The state’s top child-care regulator is pledging increased oversight of providers after an audit revealed that four registered sex offenders were living in the same places where day care was being offered.
“Any time we receive suggestions or findings related to safety, we’re going to treat those very seriously,” said Thomas L. Weber, acting commissioner of the state Department of Early Education and Care, which licenses and oversees child-care providers.
Weber was responding to a report released Wednesday by state Auditor Suzanne Bump’s office, which found that 119 sex offenders had addresses that matched the locations of 75 licensed child-care providers.
The offenders referenced in the statewide audit, which spanned the period from July 2010 to September 2011, were classified as Level 2 and Level 3 sex offenders, meaning that person is at a moderate to high risk to re-offend.
Investigators, however, found only four of the sex offenders were actually living inside the child-care sites, and those providers’ licenses were revoked immediately, according to Weber.
Kathleen Hart, a spokeswoman for Weber, said in an e-mail that the four providers failed to report that an offender was living, or had been living, on the premises.
None of the offenders had convictions involving children, she said.
Hart identified the providers who lost their licenses as Ana Julia Minaya of Methuen; Robin Wiiniaka-Machado of Leominster; and Diane Martin and Carmen Martinez, both of Springfield.
None of the four could be reached for comment Wednesday night.
The agency determined that none of the offenders had any access to children, Hart said.
Still, Weber said, the findings are troubling, and his agency plans to begin cross-referencing sex offender addresses with those of licensed providers, which was not being done.
“We are going to take advantage of all publicly available information for sex offenders, and ensure that we are utilizing that to the best of our ability, including making the [address] matches suggested by the state auditor,” Weber said.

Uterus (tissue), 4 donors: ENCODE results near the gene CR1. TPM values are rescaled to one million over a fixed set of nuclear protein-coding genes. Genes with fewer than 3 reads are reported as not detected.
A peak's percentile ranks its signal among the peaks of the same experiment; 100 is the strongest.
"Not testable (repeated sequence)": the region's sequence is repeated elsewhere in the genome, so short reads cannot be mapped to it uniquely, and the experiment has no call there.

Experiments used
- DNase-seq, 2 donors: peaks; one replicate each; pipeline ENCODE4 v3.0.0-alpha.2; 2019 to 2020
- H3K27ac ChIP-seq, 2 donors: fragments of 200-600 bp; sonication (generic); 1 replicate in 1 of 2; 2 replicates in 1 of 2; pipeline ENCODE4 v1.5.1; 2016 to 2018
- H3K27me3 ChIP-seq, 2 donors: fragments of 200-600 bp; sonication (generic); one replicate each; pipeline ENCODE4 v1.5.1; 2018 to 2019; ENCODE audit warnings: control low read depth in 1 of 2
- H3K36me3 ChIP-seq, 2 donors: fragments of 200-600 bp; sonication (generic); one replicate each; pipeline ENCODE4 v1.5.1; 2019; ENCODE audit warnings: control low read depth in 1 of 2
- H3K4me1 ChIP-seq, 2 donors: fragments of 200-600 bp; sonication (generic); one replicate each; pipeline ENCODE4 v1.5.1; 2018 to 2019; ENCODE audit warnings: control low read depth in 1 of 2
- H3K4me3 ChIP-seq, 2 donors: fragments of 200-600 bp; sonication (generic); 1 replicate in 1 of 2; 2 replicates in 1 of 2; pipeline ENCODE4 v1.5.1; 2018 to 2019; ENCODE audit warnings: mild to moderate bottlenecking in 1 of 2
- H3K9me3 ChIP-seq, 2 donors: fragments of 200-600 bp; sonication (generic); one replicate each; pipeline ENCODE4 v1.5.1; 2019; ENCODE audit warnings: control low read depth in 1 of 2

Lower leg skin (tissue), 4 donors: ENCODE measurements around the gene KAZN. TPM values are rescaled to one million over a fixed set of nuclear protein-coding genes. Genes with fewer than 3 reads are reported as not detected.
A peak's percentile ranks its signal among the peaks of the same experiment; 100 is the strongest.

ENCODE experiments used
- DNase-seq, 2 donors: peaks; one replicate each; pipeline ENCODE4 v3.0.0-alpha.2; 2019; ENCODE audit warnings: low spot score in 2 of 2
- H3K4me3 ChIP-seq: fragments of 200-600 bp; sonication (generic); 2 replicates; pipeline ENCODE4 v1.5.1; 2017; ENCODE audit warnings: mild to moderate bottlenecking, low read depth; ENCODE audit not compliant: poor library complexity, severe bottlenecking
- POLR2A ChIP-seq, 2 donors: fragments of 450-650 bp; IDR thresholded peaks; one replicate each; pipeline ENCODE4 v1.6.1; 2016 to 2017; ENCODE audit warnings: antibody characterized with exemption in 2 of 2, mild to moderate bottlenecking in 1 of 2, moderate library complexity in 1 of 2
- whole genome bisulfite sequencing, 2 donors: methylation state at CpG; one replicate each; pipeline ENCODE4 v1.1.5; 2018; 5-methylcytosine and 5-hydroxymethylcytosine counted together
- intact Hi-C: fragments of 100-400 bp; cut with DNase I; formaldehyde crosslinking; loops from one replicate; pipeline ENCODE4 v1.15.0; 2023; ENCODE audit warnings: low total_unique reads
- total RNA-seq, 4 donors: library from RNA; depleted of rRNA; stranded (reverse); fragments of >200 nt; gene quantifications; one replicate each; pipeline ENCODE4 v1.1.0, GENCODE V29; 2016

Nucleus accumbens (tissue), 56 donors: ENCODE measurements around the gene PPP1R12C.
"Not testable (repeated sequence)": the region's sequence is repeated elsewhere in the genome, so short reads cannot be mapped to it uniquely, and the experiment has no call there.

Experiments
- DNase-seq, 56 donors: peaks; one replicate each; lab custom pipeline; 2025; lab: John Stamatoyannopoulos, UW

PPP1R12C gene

The audit’s release comes about three months after John Burbine, 49, of Wakefield, a convicted sex offender who provided home day-care services, was indicted on charges of raping and abusing at least a dozen infants and children.
He gained access to his alleged victims through his wife, who is charged with running an unlicensed day-care facility and endangering children, since she knew Burbine was classified as a Level 1 sex offender.
According to Weber and the auditor’s office, the remaining offenders’ addresses were locations where providers and offenders lived in the same building but in different units; child-care programs at community colleges or other places where an offender studied or worked in a separate area; places were child-care programs had closed; or addresses that were mistakenly identified as matches between programs and offenders.
In a statement, Bump reiterated the recommendation of the audit to cross-check offenders’ addresses with child-care providers, even though state law currently does not require such action.
“No parent who drops their child off at day care should have to worry about the safety of their son or daughter,” she said. “The presence of registered sex offenders in such proximity to groups of children is information parents, providers, and the EEC must have and act upon.”
Weber said that in the cases of offenders living in the same building as day-care providers but in different units, the providers have been directed to complete safety plans for the children.
State Representative Bradley Jones, a North Reading Republican and the House minority leader, reacted sharply to the findings.
“I am extremely disheartened that it takes reports like the one published by state Auditor Suzanne Bump to expose glaring deficiencies within certain state agencies when it comes to protecting Massachusetts’ children and families,” Jones said in a statement.
The audit also found that the early education and care department failed to ensure that some child-care providers were conducting the required background checks on their employees.
Auditors found that 15 of 152 sampled workers either had expired checks on file or no record of ever being screened.
Weber’s agency responded in the audit that seven of the 15 workers did have current background checks, but their names were misspelled in a database.
The remaining eight staffers had been checked, but their boss failed to renew screenings on time after having problems with an electronic database submission system, the agency said in a written response that appeared in the audit.
Weber’s agency now requires that an inspector review all personnel records against its electronic database to ensure that background checks are up to date, the early education department said in its formal response. His predecessor, Sherri Killins, resigned this month after revelations that she was enrolled in a superintendent training program in the town of Ware.